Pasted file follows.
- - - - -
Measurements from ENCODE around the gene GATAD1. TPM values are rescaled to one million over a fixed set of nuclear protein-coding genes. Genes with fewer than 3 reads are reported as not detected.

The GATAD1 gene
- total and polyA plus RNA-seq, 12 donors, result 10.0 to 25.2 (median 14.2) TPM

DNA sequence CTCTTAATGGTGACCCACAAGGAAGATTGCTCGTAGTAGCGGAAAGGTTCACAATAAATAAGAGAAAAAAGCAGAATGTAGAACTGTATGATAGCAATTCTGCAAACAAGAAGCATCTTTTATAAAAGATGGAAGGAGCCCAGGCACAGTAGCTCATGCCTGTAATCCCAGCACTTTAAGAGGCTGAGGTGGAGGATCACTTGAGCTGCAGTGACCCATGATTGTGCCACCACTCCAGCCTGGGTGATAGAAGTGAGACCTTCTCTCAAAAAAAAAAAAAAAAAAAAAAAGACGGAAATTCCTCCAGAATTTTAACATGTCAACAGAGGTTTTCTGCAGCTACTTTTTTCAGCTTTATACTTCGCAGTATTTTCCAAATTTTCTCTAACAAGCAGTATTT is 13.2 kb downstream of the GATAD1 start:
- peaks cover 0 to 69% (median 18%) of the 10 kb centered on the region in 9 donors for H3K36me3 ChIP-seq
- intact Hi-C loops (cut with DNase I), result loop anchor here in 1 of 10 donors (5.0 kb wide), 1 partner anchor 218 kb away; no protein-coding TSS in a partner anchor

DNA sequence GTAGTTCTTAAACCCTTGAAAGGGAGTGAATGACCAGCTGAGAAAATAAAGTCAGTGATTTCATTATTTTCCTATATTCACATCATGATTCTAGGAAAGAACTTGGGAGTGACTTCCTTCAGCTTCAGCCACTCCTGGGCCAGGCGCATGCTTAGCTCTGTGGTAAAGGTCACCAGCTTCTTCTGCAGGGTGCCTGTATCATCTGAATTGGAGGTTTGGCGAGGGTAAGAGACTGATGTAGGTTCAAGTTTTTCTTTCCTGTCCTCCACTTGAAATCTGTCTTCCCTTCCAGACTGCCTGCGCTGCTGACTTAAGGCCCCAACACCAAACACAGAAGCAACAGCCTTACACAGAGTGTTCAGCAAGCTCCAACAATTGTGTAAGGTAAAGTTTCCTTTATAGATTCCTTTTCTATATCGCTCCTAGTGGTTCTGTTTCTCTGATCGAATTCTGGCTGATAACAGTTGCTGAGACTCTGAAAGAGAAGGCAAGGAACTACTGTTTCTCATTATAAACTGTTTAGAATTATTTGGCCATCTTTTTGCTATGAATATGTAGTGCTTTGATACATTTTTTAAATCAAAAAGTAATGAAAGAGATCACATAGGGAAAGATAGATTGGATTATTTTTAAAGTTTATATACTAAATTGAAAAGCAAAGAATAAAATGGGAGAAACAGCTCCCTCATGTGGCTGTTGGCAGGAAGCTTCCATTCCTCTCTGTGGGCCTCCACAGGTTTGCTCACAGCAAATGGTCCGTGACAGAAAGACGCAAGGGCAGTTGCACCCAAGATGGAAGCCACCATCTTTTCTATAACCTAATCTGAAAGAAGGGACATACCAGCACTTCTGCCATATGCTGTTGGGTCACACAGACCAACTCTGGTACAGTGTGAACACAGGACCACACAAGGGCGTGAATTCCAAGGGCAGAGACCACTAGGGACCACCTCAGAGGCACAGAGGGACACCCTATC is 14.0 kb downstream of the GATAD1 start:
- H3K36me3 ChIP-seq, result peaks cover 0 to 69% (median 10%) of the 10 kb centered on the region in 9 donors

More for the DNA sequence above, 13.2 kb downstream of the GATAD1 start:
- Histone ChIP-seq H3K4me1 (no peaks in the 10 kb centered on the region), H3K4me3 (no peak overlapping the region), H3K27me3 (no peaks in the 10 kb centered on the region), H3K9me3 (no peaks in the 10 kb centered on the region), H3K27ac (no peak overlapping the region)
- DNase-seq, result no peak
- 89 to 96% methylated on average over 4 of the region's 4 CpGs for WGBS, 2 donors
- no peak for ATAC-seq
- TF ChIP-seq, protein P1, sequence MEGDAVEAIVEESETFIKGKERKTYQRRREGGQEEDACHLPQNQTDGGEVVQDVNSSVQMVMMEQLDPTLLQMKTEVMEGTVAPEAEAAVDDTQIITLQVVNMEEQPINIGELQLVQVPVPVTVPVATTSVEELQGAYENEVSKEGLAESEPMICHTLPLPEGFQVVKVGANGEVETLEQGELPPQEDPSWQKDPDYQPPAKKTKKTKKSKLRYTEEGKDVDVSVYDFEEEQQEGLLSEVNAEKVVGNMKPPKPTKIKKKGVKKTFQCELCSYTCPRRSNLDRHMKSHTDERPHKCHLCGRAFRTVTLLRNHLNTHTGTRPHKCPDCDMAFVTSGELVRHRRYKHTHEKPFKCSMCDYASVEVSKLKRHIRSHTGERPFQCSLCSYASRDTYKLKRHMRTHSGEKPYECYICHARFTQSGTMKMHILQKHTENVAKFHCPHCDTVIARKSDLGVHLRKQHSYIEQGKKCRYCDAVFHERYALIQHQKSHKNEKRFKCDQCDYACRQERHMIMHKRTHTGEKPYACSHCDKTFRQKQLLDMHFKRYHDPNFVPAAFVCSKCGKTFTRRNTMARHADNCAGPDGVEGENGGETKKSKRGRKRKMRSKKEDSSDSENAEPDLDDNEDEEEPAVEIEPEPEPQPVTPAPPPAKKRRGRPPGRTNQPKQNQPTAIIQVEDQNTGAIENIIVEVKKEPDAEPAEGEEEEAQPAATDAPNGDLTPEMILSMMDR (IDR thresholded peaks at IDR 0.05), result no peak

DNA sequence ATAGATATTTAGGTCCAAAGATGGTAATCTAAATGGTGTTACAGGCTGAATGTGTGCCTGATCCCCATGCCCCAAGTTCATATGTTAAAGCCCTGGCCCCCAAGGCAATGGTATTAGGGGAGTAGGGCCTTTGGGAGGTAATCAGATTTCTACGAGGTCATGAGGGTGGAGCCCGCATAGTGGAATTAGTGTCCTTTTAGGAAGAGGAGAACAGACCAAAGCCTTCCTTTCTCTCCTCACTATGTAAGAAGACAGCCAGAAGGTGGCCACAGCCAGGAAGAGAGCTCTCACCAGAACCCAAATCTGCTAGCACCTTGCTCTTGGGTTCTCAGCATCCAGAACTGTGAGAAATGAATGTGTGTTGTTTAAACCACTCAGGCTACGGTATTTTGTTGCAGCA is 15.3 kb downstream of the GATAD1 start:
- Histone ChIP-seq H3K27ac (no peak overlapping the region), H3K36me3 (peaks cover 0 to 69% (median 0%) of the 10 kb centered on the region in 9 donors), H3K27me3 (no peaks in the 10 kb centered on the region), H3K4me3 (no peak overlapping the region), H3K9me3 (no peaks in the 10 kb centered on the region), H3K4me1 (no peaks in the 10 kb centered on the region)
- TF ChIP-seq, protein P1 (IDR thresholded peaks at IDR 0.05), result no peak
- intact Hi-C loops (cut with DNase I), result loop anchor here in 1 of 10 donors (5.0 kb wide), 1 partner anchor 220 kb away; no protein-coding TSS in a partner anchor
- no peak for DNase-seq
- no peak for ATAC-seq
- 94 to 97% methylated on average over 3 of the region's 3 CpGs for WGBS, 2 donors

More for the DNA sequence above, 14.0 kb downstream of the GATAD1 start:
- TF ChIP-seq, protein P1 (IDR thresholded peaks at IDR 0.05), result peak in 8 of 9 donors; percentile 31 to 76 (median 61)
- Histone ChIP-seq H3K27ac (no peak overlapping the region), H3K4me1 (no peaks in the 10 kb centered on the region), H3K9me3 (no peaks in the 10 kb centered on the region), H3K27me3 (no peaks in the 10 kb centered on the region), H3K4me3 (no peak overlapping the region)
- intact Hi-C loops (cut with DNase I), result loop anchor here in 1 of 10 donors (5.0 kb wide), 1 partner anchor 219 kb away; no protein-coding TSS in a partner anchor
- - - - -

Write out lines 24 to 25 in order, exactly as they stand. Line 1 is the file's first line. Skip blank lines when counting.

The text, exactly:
- Histone ChIP-seq H3K27ac (no peak overlapping the region), H3K4me1 (no peaks in the 10 kb centered on the region), H3K9me3 (no peaks in the 10 kb centered on the region), H3K27me3 (no peaks in the 10 kb centered on the region), H3K4me3 (no peak overlapping the region)
- intact Hi-C loops (cut with DNase I), result loop anchor here in 1 of 10 donors (5.0 kb wide), 1 partner anchor 219 kb away; no protein-coding TSS in a partner anchor